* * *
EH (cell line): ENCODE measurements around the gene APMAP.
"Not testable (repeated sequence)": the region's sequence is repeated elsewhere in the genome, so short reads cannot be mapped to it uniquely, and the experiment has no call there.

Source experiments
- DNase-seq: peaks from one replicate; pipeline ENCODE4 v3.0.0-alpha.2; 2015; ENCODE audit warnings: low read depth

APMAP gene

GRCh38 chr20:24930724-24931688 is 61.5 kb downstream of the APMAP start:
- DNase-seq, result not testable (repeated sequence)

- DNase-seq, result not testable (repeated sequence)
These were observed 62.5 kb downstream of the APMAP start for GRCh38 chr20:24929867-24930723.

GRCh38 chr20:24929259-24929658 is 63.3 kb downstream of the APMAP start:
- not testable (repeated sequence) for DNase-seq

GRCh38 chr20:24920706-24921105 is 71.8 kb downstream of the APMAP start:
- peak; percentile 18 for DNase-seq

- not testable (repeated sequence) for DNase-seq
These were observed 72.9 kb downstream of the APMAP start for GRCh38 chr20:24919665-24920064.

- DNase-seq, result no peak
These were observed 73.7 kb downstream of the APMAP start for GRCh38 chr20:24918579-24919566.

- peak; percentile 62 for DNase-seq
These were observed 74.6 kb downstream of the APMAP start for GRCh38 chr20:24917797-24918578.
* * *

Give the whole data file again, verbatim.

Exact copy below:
EH (cell line): ENCODE measurements around the gene APMAP.
"Not testable (repeated sequence)": the region's sequence is repeated elsewhere in the genome, so short reads cannot be mapped to it uniquely, and the experiment has no call there.

Source experiments
- DNase-seq: peaks from one replicate; pipeline ENCODE4 v3.0.0-alpha.2; 2015; ENCODE audit warnings: low read depth

APMAP gene

GRCh38 chr20:24930724-24931688 is 61.5 kb downstream of the APMAP start:
- DNase-seq, result not testable (repeated sequence)

- DNase-seq, result not testable (repeated sequence)
These were observed 62.5 kb downstream of the APMAP start for GRCh38 chr20:24929867-24930723.

GRCh38 chr20:24929259-24929658 is 63.3 kb downstream of the APMAP start:
- not testable (repeated sequence) for DNase-seq

GRCh38 chr20:24920706-24921105 is 71.8 kb downstream of the APMAP start:
- peak; percentile 18 for DNase-seq

- not testable (repeated sequence) for DNase-seq
These were observed 72.9 kb downstream of the APMAP start for GRCh38 chr20:24919665-24920064.

- DNase-seq, result no peak
These were observed 73.7 kb downstream of the APMAP start for GRCh38 chr20:24918579-24919566.

- peak; percentile 62 for DNase-seq
These were observed 74.6 kb downstream of the APMAP start for GRCh38 chr20:24917797-24918578.